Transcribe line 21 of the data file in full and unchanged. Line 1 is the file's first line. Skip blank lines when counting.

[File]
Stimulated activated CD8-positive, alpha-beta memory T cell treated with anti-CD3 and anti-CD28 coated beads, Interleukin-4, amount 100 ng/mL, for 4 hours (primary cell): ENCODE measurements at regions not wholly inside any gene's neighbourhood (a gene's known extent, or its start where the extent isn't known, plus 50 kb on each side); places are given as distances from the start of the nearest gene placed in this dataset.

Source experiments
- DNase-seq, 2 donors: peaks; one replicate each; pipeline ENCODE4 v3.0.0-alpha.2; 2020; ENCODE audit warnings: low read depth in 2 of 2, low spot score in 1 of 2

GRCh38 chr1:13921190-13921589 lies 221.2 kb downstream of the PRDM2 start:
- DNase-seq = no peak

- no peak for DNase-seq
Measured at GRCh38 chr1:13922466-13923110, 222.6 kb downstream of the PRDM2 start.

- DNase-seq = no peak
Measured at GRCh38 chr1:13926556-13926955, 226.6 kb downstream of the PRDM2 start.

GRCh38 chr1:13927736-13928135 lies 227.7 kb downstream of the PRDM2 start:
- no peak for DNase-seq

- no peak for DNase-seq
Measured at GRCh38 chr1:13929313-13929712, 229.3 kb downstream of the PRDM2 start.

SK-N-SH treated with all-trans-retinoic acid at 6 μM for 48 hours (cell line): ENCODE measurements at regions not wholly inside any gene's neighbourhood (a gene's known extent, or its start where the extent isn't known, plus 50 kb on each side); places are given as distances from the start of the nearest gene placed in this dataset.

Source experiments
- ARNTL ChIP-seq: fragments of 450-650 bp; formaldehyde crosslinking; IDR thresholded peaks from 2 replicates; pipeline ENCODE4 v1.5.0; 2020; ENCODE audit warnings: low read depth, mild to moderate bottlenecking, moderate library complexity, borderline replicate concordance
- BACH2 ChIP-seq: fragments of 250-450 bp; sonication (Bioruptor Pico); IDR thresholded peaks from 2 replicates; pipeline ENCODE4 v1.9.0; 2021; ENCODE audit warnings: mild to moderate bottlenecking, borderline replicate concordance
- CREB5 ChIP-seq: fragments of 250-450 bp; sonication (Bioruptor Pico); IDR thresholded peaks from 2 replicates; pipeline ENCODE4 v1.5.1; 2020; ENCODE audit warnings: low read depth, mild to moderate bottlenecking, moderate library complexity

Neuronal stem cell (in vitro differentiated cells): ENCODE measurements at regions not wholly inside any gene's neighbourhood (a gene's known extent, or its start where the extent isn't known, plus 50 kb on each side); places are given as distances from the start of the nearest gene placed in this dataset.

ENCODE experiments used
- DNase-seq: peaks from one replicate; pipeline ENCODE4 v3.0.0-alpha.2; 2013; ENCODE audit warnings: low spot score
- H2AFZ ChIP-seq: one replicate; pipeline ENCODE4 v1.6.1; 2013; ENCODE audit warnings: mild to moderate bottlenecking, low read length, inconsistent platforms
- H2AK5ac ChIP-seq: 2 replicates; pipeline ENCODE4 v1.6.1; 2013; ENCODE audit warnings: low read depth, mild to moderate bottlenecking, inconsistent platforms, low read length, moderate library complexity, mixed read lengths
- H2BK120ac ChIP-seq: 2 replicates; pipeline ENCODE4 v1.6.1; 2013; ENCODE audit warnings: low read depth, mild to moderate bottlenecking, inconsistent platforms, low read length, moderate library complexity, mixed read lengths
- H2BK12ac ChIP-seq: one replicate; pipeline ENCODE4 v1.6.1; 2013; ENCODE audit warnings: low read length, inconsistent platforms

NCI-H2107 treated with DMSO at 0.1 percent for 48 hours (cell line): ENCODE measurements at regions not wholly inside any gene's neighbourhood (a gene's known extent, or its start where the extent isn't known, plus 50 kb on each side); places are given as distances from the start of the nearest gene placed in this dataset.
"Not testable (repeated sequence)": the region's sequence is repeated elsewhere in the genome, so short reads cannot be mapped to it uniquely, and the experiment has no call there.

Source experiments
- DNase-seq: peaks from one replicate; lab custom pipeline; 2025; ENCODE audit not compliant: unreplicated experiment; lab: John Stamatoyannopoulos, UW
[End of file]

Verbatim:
- DNase-seq: peaks from one replicate; pipeline ENCODE4 v3.0.0-alpha.2; 2013; ENCODE audit warnings: low spot score